Setup Steps31 Oct 2014
Lately I was struggling to find free time for the blog. I heard about GitHub pages but never looked at the whole process. Jekyll Now caught my eye.
The beauty of GitHub pages is that you write a content in Markdown, push post file to the repository and rest is taken care by GitHub and Jekyll. I decide to give it a try to simplify my blogging process.
Here are the steps i followed: 1. Setup Jekyll locally to test the process: Install Jekyll on Windows
Add Python for highlighting source code I.e. pygments Please note for
pygmentsto work you need install python 2.7 and it to path
I used Lanyon theme : Poole, Hyde, Lanyon themes
Write the post in R Markdown, for example using R Studio and convert to Jekyll Markdown using KnitPost
To create Jekyll site:
and browse to http://localhost:4000/
Once you happy with results, commit your changes to repository and check your site.
I did not found a feature in Markdown to open a link in new window, but following question / answer solves the problem: Open links in the new window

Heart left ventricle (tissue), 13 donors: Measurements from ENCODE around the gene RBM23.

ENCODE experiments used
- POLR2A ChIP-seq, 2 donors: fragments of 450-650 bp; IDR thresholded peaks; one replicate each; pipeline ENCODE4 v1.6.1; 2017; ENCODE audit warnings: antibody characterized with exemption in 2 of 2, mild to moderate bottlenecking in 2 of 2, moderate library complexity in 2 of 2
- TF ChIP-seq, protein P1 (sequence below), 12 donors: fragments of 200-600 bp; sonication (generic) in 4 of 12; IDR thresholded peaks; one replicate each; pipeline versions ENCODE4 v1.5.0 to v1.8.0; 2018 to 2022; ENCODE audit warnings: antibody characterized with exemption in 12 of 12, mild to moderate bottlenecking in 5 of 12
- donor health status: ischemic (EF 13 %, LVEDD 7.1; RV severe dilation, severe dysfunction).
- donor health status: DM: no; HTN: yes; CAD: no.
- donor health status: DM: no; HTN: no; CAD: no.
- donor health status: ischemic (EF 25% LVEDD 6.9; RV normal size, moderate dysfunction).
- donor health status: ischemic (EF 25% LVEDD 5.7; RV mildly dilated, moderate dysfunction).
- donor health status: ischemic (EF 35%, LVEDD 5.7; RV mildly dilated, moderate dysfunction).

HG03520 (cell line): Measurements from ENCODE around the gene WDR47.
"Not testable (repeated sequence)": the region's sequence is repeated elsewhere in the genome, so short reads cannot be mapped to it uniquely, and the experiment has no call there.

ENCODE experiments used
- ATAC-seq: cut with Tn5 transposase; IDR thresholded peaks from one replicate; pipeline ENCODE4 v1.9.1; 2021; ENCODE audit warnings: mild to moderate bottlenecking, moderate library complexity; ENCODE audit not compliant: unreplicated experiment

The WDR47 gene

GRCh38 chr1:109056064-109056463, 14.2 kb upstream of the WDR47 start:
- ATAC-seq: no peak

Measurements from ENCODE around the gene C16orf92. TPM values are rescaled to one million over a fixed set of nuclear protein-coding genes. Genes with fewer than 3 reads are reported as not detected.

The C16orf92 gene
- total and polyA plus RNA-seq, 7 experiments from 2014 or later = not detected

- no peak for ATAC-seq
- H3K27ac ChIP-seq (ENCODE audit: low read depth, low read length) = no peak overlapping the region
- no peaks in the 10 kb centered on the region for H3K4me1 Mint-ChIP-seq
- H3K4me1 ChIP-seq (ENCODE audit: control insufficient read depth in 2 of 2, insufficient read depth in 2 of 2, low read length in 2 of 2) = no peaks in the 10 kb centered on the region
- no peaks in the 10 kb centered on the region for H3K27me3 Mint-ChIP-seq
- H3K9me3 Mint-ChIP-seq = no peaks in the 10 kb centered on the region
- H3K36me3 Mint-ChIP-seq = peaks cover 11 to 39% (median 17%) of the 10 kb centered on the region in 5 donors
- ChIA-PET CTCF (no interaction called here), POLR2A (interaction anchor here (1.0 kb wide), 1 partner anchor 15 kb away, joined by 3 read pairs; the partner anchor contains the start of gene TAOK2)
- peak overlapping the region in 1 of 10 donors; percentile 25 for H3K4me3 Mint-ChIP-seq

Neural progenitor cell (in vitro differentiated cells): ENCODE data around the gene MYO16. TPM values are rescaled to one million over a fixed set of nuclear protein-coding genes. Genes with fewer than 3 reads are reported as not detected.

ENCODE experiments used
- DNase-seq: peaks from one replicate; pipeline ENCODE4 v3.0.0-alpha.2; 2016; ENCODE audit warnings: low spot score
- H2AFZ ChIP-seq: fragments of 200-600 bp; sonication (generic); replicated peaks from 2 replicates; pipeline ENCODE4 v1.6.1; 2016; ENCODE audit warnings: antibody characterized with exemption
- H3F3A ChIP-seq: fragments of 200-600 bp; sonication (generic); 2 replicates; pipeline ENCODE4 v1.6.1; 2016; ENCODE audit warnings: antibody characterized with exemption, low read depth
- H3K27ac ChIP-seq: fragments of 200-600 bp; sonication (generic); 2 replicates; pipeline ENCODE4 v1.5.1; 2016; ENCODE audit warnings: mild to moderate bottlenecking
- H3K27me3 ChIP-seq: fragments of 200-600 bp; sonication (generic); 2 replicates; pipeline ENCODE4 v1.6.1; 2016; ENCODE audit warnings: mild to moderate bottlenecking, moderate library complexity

R Blogs that are using Jeykill and GitHub pages:
Running and publishing results / reports of automated stadies / strategies becomes very simple. for example each before market open
- run strategy back-test create report / list of trades
- push final Markdown file with details to GitHub The report will automatically be published.
This process can be scheduled and 100% automatic.
For Comments, I used disqus I add
comments: truefor pages i want to have comments. My current plan is to keep this flag true for only recent pages (i.e. month old). And once there is over a month since the post, close comments and export comments from disqus and merge exported comments with actual post using. There is more reading to do:
- Jekyll Disqus comments
- Example YAML file in _comments
- Adding a static comments system to my Jekyll build